One day at a previous job, my coworker left their pay stub sitting in a shared space. I didn’t mean to snoop, but in looking to see what they had left I accidentally saw their take-home sum. I immediately wished I could erase this forbidden knowledge, but like Game of Thrones spoilers on the internet I had already seen too much.
Whoever said the grass is greener on the other side must have been talking about salary discrepancies.
I was upset, not because my coworker made so much money, but because I made much less working in the same position for the same amount of time. I immediately started questioning everything about my employment. Was I being taken advantage of? Was I worth less than my coworker? Did I do something wrong to preempt future raises?
I may be the only person dumb enough to read a pay stub, but I’m definitely not the only person who’s found themselves in this position. If you find out that you earn less than your coworkers, here are some things you can do.
Ask for a Raise
If you decide to ask for a raise, your primary reason can’t be that you found out you’re earning less than a coworker. A supervisor will assume you’re just being greedy, and instead of a higher wage you’ll leave the meeting with a higher chance of being passed over for future raises and promotions.
Instead, make a list of how you’ve made money or increased productivity – bonus points if you have specific figures to back up your claims. Then, do some research on what other people in your position at similar companies earn. Make sure to compare people who have the same cost-of-living as you. If you’re based in Mobile, Alabama, don’t measure your salary against someone from the Bay Area, for example.
Schedule a meeting with your boss to ask for a raise. Bring a list of accomplishments and proof of your efforts, such as emails from satisfied clients or spreadsheets with empirical data. Do not mention how much your co-worker is making. Your boss probably already knows, and bringing it up will seem like you’re accusing them of bias.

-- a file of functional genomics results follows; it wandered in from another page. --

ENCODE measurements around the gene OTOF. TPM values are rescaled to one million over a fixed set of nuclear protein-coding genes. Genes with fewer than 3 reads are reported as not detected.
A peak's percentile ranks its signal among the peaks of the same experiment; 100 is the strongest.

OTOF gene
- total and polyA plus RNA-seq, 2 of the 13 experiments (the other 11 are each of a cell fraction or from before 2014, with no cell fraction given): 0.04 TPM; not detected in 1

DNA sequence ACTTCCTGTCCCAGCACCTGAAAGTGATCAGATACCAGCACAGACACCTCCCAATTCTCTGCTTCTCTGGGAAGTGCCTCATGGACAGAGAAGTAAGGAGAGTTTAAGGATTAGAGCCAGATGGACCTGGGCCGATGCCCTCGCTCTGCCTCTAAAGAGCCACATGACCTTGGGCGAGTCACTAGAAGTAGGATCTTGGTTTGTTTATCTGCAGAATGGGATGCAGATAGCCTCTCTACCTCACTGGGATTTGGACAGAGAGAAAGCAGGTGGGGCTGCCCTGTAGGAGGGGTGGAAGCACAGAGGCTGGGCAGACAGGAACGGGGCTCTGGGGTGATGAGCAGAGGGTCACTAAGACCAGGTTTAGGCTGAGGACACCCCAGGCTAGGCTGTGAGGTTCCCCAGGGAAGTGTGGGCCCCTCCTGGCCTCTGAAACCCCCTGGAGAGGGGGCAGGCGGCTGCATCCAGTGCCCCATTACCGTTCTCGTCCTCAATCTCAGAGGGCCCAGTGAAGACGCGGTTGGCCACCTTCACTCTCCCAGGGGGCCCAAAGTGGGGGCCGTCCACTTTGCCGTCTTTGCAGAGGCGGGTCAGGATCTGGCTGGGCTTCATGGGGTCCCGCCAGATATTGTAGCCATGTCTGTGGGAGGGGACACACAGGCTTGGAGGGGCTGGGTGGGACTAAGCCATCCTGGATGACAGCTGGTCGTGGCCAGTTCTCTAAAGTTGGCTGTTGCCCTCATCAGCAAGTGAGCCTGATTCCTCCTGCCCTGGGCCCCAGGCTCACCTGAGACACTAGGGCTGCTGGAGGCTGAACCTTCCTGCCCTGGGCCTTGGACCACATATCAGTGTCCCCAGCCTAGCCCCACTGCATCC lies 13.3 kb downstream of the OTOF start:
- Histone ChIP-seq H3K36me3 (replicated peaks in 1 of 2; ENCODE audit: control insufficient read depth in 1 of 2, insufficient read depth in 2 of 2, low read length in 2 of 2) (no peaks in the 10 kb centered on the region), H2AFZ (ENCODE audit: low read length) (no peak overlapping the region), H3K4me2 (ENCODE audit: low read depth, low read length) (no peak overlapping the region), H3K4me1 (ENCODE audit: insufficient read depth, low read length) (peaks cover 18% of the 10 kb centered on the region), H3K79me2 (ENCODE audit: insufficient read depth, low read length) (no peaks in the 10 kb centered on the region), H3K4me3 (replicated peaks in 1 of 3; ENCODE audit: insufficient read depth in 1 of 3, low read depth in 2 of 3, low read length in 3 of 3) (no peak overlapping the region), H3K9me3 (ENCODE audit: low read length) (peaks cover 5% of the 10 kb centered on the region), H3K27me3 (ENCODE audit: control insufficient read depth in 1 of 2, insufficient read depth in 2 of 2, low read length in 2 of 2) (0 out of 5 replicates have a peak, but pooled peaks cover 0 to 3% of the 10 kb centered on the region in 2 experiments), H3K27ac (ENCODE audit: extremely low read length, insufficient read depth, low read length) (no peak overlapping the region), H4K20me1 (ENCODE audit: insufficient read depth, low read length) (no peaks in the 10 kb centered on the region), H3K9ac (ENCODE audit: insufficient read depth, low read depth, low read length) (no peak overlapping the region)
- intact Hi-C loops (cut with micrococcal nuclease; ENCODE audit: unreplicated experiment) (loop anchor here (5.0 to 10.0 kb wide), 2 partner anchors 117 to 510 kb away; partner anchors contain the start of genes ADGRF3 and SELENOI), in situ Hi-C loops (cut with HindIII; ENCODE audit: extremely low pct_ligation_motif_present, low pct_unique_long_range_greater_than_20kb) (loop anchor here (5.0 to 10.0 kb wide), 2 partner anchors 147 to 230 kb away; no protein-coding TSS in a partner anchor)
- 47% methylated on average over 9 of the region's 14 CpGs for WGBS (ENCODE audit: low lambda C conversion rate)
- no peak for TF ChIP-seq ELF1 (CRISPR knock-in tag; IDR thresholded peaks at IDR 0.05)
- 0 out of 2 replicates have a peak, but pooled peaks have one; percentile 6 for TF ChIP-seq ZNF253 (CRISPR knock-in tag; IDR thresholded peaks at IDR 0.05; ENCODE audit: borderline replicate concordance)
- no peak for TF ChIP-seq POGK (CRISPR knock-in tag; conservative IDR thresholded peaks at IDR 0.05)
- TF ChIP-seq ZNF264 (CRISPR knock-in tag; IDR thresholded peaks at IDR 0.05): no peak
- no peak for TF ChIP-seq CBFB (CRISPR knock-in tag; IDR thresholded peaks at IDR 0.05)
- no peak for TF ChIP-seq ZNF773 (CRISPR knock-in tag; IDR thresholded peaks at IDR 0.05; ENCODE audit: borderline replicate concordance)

Find a New Job
If your boss doesn’t agree to a raise and you still feel like you’re not being treated fairly, your only recourse is to find a new job. If you stay, you’re reinforcing to your employer that they don’t have to pay their employees what they really deserve.
If you do an exit interview with a member of the HR department, you can bring up the payroll discrepancies as a reason for your departure. It may not help your situation, but you’ll feel better after airing your grievances – and potentially prevent the same thing from happening to another employee.
Talk to HR
Unfortunately, with pay discrepancies there’s always a chance of genuine discrimination. If you suspect your lower wage is due to your gender or race, schedule a meeting with HR to discuss the problem.
Bring any evidence of past discrimination with you. You may have trouble proving that a hiring manager was motivated by racial or gender-biased leanings when they offered you a low starting wage, but HR departments tend to take accusations of discrimination very seriously. If you feel your concerns aren’t being properly addressed, consider contacting the federal Equal Employment Opportunity Commission, who oversee compliance for most federal anti-discrimination and anti-harassment laws.
This probably isn’t the answer you’re looking for, but wage discrepancies are a complicated issue. You might not know the full story behind why your co-worker is earning more than you. Instead of bursting into your boss’s office in a rage, take some time to cool off. The first reaction you have might not be the most mature one.
Even if you’re close with your coworkers, don’t assume you know the real reason why they’re earning so much. Maybe they have a special qualification you don’t have or experience in a crucial field. Maybe they took a harder line during contract negotiations. Think of it this way: Does it seem more likely that your employer is discriminating against you, or that some other factors are at play?
Examine your own salary compared to what the industry averages are. Do you earn more or less than others in your field? Do you get special perks other employees don’t, such as tuition reimbursement or five weeks of paid vacation? It’s possible that other employees are looking at you enviously for different reasons.
Zina Kumok is a freelance writer specializing in personal finance. A former reporter, she has covered murder trials, the Final Four and everything in between. She has been featured in Lifehacker, DailyWorth and Time. Read about how she paid off $28,000 worth of student loans in three years at Debt Free After Three.